“They are making decisions not based on science and risks but whether things fall within the scope of the language of a definition [in the Plant Protection Act].
"Maybe you have a genetically engineered crop with a trait produced through agrobacterium [plant parasites used as a means of inserting foreign genes into plants] and then you could put the same gene into the same crop with a gene gun to produce the same trait, so the risk might be the same, but one crop is regulated and one is not regulated, then it doesn’t inspire confidence in the public.”
Crop scientist: ‘It is not appropriate to talk about gene-editing as if it is one process’
Dr Wayne Parrott, professor of crop science at the University of Georgia, added: “Any regulation based on process rather than product makes about as much sense as saying that food cooked on a gas stove needs to be regulated but that food cooked on an electric stove does not. On top of that, 'Genetic Modification' is a very artificial concept with little biological relevance as used in regulations around the world."
He added: "It is also not appropriate to talk about gene-editing as if it is one process… Risk comes with a product, not how the product is obtained. Therefore, switching to a product-based regulatory system is the only way to cover everything from new techniques to synthetic biology, without having to write any new regulations. Otherwise, technology and products will always run ahead of regulations."
As for the non-browning mushroom, he said: "They could have done the same thing using X-rays or other radiation, and nobody would have cared, because there is no safety issue. It is high time to focus on the product, not how it was achieved."
Dr. Joyce Van Eck, Assistant Professor, Boyce Thompson Institute, added: "Overall, I would like to see the regulatory process for all crop improvement approaches be based on evaluation of the end products and not be overly scrutinized based on the process used for development.
"I hope the new regulatory structure will be similar to the five steps outlined in the Nature Genetics article by Huang et al. (2016) with a focus on evaluation of the products and not the methods used to develop them."
CFS: current rules governing GM crops ‘are almost entirely voluntary, and full of loopholes’
However, Doug Gurian-Sherman, PhD, senior scientist at the Center for Food Safety, which has been very vocal about its concerns about GE crops, argued that gene-editing techniques, while ultra-precise, could nevertheless have unpredictable consequences, and that all crops generated by them should require pre-market approval.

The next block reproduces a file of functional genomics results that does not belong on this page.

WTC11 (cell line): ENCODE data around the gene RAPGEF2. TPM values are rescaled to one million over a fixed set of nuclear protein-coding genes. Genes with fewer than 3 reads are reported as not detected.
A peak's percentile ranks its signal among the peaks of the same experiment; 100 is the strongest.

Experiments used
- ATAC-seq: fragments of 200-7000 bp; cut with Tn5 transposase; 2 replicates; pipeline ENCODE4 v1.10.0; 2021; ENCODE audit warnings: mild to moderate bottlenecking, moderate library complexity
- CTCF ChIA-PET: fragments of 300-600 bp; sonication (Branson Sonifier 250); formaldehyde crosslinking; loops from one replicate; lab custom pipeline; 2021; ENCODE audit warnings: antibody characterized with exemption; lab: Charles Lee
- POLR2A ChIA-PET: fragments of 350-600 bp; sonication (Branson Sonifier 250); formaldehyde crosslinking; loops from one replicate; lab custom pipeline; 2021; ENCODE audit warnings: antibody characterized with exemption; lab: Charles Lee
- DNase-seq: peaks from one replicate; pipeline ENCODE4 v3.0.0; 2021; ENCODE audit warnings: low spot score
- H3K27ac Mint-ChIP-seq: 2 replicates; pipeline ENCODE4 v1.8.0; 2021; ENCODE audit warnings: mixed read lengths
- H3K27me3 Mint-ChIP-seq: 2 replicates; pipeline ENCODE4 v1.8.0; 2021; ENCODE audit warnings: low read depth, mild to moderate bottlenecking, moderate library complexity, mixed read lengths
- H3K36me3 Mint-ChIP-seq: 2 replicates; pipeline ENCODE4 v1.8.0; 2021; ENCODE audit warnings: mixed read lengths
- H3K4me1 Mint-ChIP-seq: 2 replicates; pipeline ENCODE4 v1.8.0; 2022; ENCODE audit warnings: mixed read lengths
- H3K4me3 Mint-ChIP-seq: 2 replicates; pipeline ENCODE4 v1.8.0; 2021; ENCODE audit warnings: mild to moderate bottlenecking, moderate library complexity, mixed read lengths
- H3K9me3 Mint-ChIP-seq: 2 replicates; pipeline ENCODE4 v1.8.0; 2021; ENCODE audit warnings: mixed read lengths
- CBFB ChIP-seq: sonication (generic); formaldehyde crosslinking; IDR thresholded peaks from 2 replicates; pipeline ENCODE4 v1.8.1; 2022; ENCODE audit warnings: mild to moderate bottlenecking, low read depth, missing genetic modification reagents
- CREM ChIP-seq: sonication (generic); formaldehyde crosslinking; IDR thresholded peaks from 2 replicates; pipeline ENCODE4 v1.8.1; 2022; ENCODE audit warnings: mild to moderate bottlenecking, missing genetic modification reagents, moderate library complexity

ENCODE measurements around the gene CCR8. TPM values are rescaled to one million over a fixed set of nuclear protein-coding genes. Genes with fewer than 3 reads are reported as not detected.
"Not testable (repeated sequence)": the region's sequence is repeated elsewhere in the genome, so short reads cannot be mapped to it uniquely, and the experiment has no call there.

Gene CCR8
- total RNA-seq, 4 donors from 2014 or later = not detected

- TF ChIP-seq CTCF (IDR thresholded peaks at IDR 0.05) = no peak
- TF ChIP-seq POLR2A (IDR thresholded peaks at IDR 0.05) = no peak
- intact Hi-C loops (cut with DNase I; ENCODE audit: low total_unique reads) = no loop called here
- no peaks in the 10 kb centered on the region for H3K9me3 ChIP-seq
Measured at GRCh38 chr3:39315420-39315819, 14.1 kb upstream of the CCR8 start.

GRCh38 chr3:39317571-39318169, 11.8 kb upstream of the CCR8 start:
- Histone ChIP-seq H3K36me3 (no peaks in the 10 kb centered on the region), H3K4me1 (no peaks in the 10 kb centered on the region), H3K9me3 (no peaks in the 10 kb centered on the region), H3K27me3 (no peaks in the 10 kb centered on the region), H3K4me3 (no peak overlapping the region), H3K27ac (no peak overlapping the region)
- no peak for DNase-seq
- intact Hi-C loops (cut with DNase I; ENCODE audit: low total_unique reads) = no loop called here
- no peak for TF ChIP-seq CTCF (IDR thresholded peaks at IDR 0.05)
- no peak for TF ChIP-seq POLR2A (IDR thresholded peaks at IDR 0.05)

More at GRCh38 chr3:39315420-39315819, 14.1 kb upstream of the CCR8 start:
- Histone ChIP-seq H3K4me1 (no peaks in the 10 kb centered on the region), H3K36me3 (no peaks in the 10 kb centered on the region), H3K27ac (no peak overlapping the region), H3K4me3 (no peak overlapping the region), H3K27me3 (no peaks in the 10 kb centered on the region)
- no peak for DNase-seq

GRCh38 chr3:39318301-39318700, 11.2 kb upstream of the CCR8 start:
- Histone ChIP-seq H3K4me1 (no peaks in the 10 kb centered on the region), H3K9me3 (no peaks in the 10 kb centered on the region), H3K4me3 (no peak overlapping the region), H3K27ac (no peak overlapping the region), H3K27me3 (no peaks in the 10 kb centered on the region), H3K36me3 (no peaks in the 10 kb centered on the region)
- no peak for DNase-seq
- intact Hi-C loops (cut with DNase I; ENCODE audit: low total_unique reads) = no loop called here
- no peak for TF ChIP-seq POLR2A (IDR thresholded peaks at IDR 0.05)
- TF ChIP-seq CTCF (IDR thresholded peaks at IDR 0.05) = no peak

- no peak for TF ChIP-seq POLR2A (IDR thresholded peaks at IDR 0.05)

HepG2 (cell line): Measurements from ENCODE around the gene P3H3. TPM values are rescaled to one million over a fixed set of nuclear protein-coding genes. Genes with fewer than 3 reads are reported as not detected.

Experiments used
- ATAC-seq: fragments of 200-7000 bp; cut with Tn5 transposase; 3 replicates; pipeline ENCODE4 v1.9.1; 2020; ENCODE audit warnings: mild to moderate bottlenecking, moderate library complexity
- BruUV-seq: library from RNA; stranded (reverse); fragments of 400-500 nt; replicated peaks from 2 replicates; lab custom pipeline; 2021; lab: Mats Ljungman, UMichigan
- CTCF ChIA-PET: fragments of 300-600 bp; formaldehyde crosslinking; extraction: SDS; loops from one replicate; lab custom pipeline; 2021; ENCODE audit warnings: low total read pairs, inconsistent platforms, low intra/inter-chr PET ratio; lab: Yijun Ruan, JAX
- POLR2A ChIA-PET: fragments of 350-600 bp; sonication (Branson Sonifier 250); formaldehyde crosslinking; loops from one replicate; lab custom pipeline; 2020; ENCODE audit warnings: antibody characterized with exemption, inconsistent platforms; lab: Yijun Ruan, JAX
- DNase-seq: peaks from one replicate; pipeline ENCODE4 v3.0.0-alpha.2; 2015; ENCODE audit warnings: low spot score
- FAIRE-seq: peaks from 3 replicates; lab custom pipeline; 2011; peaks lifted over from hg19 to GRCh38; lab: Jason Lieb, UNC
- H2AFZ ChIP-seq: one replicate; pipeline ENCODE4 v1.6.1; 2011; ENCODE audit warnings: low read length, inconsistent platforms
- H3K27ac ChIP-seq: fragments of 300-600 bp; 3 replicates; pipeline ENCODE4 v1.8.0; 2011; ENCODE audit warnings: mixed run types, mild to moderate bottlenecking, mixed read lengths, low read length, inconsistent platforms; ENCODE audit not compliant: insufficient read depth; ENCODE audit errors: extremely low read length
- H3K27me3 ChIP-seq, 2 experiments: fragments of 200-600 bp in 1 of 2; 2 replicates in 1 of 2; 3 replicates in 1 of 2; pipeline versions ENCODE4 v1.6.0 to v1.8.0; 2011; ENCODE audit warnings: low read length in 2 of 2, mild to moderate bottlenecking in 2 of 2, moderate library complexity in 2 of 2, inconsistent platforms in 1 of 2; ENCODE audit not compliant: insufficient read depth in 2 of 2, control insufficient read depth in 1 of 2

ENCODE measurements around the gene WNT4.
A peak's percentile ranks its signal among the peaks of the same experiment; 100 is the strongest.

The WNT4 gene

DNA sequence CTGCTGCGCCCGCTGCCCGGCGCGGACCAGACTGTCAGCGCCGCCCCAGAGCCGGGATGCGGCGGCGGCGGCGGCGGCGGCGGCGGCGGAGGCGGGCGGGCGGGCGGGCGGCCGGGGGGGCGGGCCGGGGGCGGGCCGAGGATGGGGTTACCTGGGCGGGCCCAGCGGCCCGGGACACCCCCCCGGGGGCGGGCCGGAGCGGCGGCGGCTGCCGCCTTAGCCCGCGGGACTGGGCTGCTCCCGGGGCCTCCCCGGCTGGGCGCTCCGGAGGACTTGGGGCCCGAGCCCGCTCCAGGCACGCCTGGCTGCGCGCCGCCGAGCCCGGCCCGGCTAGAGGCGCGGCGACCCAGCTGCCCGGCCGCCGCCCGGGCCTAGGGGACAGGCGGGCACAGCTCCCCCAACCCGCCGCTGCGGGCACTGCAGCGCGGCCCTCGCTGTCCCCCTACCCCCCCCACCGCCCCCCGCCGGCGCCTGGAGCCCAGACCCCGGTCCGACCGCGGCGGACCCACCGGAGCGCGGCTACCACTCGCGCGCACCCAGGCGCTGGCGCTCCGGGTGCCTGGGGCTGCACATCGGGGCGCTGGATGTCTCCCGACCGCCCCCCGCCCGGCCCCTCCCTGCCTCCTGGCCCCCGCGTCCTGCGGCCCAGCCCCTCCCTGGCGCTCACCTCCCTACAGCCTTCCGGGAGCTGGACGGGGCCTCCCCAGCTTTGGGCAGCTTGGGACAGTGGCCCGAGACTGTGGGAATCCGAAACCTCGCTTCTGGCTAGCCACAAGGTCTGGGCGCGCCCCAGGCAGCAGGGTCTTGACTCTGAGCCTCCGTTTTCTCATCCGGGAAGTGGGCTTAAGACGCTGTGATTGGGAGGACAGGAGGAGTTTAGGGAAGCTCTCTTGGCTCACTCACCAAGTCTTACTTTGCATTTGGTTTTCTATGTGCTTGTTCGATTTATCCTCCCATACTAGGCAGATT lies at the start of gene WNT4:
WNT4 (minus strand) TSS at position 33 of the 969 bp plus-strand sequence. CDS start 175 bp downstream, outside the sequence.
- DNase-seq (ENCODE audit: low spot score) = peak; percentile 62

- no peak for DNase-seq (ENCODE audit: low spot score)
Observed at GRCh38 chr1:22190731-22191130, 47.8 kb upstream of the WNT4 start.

Dr Gurian-Sherman told FoodNavigator-USA: "Almost all genes have multiple functions, so there can be unintended consequences of knocking them out in relation to whether that plant can defend itself against viruses, for example.
"This particular application (non-browning white button mushrooms) could be completely innocuous, but that's not the point. The plant pest criteria worked in the 1980s because most GM crops were made using genes from plant pests [eg. Bt crops genetically engineered to contain their own insecticidal proteins because they contain genes from the soil bacterium Bacillus thuringiensis], but gene editing and other more modern biotech techniques can slip through the cracks in this regulatory framework completely.
"If USDA does look at a new crop, at least the public gets to see its preliminary risk assessments and the petition from the applicant, so you can see the data that was submitted and reviewed, but if it doesn't regulate them at all, then there's a complete black box."
NAS committee explores whether we need a new framework for regulating GMOs
Their comments came as a committee put together by the National Academy of Sciences met on Monday (April 18) to explore new biotechnologies and ways to regulate them. The committee (see its composition HERE) is aiming to produce a report by the end of 2016.
The question it has been asked to answer is: “What will the likely future products of biotechnology be over the next 5-10 years? What scientific capabilities, tools, and/or expertise may be needed by the regulatory agencies to ensure they make efficient and sound evaluations of the likely future products of biotechnology?”